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download Rabbi part 2 full movie mp4
Martin Radley, born in 1924 in Beuthen, Germany (Bytom, Poland), describes his childhood; encountering antisemitism in 1933; attending Hebrew day school; his experiences during Kristallnacht; traveling to England as part of the Kindertransport; his host family in London's West End; the death of his parents and extended family in Beuthen at the hands of the Germans; his induction into the British Army in 1943; changing his name on the advice of his superior officer; his service as a translator; his contact with survivors from the Bergen-Belsen concentration camp; hearing about the death march from Auschwitz to Bergen-Belsen; assisting a rabbi chaplain at Jewish funerals; his experience watching survivors beat a Kapo; the assistance of the United Nations Relief and Rehabilitation Agency and the Hebrew Immigrant Aid and Sheltering Society to survivors of Bergen-Belsen; getting married to a Czech survivor and adopting her son; their two sons born after the war; immigrating to the United States in 1951; his wife's death in 1961; his conversations about the Holocaust with his children; and his feelings toward Jewish policemen and Kapos. Also contains photographs of Martin Radley in 1939 and 1993.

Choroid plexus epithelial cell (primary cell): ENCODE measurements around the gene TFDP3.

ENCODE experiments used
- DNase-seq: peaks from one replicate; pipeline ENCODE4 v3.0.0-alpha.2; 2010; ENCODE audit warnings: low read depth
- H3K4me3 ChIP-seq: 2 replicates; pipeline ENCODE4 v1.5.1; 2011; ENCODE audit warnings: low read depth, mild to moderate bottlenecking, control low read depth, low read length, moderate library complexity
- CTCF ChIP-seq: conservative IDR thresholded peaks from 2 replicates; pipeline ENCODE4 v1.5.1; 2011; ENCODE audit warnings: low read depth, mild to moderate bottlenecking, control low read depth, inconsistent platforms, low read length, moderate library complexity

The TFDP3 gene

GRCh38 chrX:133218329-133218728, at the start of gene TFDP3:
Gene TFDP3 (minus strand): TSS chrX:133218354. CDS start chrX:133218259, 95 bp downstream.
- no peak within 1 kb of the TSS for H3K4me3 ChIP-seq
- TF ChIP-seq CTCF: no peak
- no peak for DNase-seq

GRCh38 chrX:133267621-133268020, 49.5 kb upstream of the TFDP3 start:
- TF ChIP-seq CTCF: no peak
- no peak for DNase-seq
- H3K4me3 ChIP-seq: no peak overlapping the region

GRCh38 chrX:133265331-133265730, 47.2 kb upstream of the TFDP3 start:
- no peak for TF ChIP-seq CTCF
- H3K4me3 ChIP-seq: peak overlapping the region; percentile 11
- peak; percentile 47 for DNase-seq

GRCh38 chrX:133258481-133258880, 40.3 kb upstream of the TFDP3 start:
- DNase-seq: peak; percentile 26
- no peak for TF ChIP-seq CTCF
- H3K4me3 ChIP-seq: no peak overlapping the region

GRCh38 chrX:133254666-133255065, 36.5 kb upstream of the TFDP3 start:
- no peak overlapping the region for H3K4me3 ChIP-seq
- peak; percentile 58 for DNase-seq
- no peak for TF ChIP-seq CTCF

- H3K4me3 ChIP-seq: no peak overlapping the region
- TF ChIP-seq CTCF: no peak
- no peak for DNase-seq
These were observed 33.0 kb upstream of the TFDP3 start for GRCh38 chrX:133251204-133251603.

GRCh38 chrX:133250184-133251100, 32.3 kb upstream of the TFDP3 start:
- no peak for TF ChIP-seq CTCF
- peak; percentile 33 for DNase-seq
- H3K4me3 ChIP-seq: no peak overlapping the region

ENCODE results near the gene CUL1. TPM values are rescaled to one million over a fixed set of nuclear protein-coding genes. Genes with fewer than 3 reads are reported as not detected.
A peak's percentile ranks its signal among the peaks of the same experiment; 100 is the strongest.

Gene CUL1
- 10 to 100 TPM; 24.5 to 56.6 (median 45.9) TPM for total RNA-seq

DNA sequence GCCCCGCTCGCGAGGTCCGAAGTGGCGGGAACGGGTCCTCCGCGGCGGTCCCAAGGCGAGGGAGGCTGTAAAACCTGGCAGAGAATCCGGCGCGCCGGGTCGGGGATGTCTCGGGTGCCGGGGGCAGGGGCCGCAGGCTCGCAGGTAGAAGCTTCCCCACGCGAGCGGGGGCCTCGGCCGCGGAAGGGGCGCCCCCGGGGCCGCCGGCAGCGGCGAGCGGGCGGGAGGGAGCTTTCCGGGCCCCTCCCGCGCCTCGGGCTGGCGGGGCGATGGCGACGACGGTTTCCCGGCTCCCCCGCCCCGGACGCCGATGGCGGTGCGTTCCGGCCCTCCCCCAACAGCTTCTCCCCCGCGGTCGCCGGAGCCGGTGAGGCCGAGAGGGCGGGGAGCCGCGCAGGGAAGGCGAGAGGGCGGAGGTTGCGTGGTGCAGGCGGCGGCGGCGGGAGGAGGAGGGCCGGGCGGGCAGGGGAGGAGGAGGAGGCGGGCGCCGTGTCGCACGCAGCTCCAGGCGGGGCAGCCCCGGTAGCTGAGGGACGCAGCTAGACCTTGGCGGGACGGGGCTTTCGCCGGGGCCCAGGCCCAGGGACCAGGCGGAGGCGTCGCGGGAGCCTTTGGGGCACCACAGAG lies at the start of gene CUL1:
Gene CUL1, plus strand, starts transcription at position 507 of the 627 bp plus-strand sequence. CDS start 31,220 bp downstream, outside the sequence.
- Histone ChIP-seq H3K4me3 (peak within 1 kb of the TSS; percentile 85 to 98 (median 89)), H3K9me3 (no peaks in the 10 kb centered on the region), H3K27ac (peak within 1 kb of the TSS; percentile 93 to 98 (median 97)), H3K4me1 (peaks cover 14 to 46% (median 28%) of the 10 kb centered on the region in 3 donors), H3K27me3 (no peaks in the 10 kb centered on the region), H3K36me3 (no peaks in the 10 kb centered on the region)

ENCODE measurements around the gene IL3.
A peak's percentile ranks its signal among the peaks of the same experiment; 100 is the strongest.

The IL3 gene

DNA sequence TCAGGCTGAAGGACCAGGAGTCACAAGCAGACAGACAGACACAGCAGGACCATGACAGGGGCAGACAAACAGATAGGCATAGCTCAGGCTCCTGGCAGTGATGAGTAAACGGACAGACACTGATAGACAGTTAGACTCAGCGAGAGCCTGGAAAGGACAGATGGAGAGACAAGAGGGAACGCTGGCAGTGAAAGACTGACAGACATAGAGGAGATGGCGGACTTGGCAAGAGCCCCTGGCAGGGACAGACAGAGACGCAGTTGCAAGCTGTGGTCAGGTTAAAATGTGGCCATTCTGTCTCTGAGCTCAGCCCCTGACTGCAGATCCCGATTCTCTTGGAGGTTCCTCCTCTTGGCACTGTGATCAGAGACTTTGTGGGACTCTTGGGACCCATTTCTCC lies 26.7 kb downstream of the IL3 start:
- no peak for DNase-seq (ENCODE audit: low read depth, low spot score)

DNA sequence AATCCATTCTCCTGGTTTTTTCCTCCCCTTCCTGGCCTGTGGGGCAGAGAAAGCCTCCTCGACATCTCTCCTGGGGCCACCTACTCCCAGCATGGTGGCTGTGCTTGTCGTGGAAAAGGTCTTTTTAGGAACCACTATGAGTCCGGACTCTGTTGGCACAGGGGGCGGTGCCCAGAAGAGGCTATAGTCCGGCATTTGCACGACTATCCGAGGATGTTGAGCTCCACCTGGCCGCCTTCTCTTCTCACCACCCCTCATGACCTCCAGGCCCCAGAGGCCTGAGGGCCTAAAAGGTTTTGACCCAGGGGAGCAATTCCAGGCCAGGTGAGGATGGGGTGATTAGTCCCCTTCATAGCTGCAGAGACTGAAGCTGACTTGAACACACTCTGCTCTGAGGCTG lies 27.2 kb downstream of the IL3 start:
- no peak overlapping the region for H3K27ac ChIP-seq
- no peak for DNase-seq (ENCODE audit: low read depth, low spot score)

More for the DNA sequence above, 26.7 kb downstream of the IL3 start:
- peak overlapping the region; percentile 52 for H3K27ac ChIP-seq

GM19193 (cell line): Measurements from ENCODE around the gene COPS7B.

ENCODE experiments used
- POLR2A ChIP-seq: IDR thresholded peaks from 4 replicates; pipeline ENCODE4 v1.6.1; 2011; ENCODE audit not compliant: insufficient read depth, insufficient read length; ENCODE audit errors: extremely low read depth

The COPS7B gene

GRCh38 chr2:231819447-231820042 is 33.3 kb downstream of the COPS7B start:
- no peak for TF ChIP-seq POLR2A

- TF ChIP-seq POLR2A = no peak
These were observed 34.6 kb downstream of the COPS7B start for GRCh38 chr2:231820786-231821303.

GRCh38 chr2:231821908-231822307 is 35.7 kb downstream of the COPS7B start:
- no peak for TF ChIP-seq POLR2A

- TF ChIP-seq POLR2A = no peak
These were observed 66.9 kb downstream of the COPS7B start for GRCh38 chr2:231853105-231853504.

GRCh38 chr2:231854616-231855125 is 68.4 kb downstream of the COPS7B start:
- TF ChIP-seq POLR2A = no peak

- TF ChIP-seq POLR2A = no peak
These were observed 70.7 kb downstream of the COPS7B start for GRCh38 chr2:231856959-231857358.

Judah Nadich, born on May 13, 1912, discusses his role as General Dwight D. Eisenhower's adviser on Jewish affairs and displaced persons camps in 1945; his role as senior Jewish chaplain in the European Theater; the plan for non-Jewish and Jewish displaced persons after the World War II; President Harry S. Truman's designation of Earl G. Harrison, Dr. Joseph J. Schwartz, and a Commission to Europe to investigate the living conditions for displaced persons; Rabbi Stephen S. Wise's recommendation to General Eisenhower to appoint a Jewish adviser; visiting Dachau concentration camp in Germany shortly after its liberation in 1945; his time in Frankfurt, Germany, and his memories of meeting the only surviving rabbi of Frankfurt; visiting Feldafing displaced persons camp; General George S. Patton's feelings towards the Jews; General Patton's jurisdiction over displaced persons camps in Bavaria, Germany, and his demotion; the recommendations he made for improving the conditions in the displaced persons camps; visiting Landsberg displaced persons camp and the workshops that were set up in Landsberg for Jews; meeting with David Ben Gurion in Paris, France, and travelling with him to Zeilsheim displaced persons camp; Ben Gurion's emotional speech to the survivors in Zeilsheim; the singing of Hatikvah, the Israeli national anthem by the survivors; his book entitled, Eisenhower and the Jews; the percentage of displaced persons who wanted to go to Israel versus the percentage of those who wanted to go to other places; a tour of a hospital for children at St. Ottilien, Germany; the "religious problems" he experienced after his time in Germany; his departure from the rabbinate to become the Jewish Displaced Persons Director for Germany; working on a United Jewish Appeal campaign; returning to the rabbinate in 1947; and his reflections on the Holocaust and displaced persons camps. Also includes a photograph of Judah Nadich when he was the guest of honor at the Jewish Theological Seminary Dinner accompanies the interview.